Tessa Ross, the uber-successful former head of Channel4’s movie-arm Film4, and Juliette Howell, the former head of television at Working Title, have set up a film and TV production company, House Productions, with the backing of the BBC’s international distribution arm, BBC Worldwide, and Access Entertainment, part of billionaire Len Blavatnik’s business empire.

House Productions will be based in London with Ross and Howell as joint CEOs, working across the company’s slate of television and feature films. BBC Worldwide has taken a 25% stake in the company, and will act as the global distributor for its TV slate. Access Entertainment, which is headed by the BBC’s former director of television, Danny Cohen, has agreed to a first-look deal to develop and finance feature films with House. In addition, House will receive additional investment from New York-based investor Laura Sloate.

Ross was controller of film and drama at Channel 4, and as Film4’s boss backed a host of award-winning films, including BAFTA winners “Four Lions,” “This is England” and “In Bruges,” and best picture Oscar winners “Slumdog Millionaire” and “12 Years a Slave.” She left the broadcaster at the end of 2014, where her most recent commissions included Oscar winners “Room” and “Ex Machina,” and Oscar nominees “Carol” and “45 Years.”

Ross said: “We’re going to build a creative and supportive home at House Productions and look forward to growing something unique and long lasting with both new and old collaborators.”

Howell stepped down last year after five years as Working Title’s head of television, having established the British production arm in 2010, and overseen a raft of acclaimed drama series, films and comedy. These include BAFTA winners “London Spy” and “Birdsong” for the BBC, the BBC/HBO film “Mary and Martha,” and Sky’s hit comedy series “Yonderland,” currently in production on its third season. Howell also oversaw “You, Me and the Apocalypse,” which aired on Sky/NBC.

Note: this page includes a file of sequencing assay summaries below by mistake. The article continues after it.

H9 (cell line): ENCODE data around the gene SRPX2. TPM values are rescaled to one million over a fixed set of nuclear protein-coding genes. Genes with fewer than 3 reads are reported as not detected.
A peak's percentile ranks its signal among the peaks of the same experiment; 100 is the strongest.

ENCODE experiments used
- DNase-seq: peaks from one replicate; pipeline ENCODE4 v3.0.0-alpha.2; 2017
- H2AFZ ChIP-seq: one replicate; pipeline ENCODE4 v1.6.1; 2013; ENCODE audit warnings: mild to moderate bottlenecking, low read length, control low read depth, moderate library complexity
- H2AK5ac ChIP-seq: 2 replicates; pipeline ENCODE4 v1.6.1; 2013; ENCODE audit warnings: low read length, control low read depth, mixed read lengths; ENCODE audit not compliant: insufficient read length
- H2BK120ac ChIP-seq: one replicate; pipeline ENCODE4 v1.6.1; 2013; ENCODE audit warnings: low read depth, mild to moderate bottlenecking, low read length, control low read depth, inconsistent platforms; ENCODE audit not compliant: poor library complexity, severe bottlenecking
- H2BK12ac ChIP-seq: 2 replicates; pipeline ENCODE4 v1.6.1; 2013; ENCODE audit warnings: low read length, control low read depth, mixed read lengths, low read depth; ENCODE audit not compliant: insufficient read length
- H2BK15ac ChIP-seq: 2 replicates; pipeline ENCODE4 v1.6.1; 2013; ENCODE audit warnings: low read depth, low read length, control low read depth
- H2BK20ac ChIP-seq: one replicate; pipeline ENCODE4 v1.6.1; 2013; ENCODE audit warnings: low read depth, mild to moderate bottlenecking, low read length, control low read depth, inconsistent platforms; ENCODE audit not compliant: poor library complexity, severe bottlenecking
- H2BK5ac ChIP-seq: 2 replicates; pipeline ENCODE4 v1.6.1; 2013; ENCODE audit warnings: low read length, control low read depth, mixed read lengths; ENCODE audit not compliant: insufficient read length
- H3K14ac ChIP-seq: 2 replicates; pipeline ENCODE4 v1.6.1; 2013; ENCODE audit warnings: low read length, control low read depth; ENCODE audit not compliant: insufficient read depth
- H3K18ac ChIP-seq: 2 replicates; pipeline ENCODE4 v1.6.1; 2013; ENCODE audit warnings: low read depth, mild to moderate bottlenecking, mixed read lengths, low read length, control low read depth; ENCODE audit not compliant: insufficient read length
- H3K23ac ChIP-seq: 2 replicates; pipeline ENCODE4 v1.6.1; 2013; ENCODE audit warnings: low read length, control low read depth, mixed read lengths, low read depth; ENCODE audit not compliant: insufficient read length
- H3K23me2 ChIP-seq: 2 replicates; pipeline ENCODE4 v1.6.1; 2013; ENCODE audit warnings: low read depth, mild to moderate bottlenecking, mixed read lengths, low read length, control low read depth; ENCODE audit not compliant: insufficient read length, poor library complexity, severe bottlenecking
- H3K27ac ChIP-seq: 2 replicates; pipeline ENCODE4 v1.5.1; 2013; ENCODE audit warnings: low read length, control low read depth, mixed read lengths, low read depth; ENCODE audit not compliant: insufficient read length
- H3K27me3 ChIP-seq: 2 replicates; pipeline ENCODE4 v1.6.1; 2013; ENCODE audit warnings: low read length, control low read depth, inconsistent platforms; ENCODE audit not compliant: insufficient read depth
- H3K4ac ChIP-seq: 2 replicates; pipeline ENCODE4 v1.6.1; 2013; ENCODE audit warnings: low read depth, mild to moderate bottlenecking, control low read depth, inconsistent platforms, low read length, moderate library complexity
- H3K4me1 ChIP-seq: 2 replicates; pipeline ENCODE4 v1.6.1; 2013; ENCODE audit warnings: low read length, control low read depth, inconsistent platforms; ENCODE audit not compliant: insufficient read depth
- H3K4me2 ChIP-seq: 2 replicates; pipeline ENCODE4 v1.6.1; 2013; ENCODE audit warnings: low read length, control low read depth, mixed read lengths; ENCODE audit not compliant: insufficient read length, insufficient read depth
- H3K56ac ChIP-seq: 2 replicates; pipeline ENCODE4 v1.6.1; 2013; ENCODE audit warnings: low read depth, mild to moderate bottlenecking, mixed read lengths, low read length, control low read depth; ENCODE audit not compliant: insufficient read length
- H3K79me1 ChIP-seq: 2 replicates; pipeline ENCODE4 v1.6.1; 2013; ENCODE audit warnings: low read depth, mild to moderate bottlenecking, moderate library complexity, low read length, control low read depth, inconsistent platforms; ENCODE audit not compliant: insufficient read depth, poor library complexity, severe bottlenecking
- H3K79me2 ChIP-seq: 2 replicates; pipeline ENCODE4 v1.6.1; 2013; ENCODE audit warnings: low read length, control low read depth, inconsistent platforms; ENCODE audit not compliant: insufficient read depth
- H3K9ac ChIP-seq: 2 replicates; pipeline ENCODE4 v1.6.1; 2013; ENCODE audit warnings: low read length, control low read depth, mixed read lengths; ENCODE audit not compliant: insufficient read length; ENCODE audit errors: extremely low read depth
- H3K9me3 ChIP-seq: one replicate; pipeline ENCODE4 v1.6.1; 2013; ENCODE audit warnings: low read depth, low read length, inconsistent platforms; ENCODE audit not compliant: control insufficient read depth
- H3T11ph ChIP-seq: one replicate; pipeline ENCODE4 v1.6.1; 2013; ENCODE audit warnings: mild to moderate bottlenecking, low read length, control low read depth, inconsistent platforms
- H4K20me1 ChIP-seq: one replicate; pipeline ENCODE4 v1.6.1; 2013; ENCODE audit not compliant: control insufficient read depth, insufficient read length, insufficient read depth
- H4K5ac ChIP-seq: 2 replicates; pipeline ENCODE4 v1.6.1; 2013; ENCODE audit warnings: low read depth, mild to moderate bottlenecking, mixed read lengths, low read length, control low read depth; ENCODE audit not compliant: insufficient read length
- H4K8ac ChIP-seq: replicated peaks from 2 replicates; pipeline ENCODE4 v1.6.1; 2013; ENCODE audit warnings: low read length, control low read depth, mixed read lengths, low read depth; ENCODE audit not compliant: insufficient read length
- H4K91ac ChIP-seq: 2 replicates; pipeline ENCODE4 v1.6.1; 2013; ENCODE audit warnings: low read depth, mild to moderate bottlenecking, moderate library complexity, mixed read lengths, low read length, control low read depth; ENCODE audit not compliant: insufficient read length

Howell said: “Along with our partners, Tessa and I share a vision for the company where the flow of ideas and creative talent between film and television can achieve the best and most ambitious work. House Productions will be the home of original, exciting stories, a place where ideas can be nurtured and produced in a supportive environment.”

Following her departure from Film4, Ross served as chief executive of the National Theater, but resigned after only six months in the role. Explaining her decision to step down, Ross said at the time: “It has become clear to me that the new leadership structure, with a separate role of chief executive, is not right for the NT at this time.”